Osmosis Skincare’s UV Neutralizer Harmonized Water is a new drinkable product that claims to provide the equivalent of SPF 30 for up to 3 hours. However, dermatologists are highly skeptical of the sunscreen’s claims.
The UV Neutralizer works by supposedly making water molecules that are just under the skin vibrate. The vibration apparently will emit frequencies that work to cancel out UVA and UVB radiation frequencies, protecting users from the burns they can cause. While the idea sounds interesting, dermatologists aren’t sure it will actually work.
“How can you drink something that causes a vibrational wave in your skin?,” say dermatologist Doris Day, MD, who is based in New York. “When you’re making a big claim like this, you need solid proof.”
Yet Osmosis Skincare does not offer any sort of proof whatsoever. Dermatologist Michael Shapiro, MD, is also from NY, and says that “saying that their water is ‘imprinted’ with vibrational waves which ‘isolate’ the frequencies that protect against UV rays is dubious at best.” He continued to say that company’s explanation of how the UV Neutralizer works is too vague to be taken seriously.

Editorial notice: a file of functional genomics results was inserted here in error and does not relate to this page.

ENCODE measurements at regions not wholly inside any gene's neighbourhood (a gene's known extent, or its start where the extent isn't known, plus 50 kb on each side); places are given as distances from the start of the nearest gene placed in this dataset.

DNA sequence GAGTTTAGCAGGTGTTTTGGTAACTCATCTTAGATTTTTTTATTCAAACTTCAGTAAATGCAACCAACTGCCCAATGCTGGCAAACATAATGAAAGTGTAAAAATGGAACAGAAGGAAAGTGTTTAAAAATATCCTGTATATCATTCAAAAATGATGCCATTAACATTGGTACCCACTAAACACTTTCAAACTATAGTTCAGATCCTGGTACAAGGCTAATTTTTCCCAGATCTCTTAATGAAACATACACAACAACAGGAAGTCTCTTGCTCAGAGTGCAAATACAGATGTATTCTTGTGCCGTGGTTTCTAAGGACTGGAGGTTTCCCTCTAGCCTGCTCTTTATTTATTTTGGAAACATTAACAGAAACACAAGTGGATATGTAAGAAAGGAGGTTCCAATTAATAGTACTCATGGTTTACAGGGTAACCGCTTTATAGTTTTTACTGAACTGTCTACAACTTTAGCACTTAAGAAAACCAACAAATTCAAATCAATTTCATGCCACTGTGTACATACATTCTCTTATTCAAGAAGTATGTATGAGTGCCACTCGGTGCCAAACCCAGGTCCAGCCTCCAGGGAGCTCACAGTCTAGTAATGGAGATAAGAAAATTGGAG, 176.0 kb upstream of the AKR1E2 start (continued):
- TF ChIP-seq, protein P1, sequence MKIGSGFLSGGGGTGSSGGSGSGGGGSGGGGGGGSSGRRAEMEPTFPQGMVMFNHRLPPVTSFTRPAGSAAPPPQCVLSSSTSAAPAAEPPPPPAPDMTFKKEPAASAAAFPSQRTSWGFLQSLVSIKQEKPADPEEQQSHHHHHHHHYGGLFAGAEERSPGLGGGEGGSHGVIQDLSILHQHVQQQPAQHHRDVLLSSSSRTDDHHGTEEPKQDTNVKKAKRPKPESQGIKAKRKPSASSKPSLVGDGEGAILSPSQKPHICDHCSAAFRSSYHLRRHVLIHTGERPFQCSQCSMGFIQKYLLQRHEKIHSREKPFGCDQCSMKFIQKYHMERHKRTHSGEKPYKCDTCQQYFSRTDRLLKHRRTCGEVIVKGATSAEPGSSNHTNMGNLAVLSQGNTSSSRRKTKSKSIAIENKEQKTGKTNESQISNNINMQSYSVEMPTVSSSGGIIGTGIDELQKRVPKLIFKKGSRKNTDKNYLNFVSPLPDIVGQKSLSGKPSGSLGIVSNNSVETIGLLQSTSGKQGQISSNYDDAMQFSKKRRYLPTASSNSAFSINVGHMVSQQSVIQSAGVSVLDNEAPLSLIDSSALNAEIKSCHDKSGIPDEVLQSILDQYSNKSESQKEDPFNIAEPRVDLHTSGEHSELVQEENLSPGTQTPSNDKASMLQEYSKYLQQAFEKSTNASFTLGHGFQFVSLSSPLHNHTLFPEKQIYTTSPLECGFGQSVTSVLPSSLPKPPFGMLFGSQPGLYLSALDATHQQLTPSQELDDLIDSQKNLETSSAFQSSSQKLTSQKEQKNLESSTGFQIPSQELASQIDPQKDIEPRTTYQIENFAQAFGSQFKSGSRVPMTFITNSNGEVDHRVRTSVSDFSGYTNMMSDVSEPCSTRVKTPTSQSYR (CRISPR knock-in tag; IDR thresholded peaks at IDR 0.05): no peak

Osmosis Skincare’s founder Ben Johnson, MD, also offered very little details on the product. In fact, the UV Neutralizer did not even received clinical trials. Instead, the company tested the product on 50 people who stood out in the sun for an extended period before the product was bottled up and shipped off for consumer purchase.
While the whole thing sounds incredibly sketchy, there is proof that some sun protection can come from the inside-out. Certain foods, like grapes, berries, and walnuts, can offer nutrients which actually do protect people from the sun. However, these foods certainly do not act as a substitute for sunscreen.
While there is no proof that Osmosis Skincare’s UV Neutralizer Harmonized Water doesn’t work, it might be best to remain cautious of the sunscreen before purchasing it.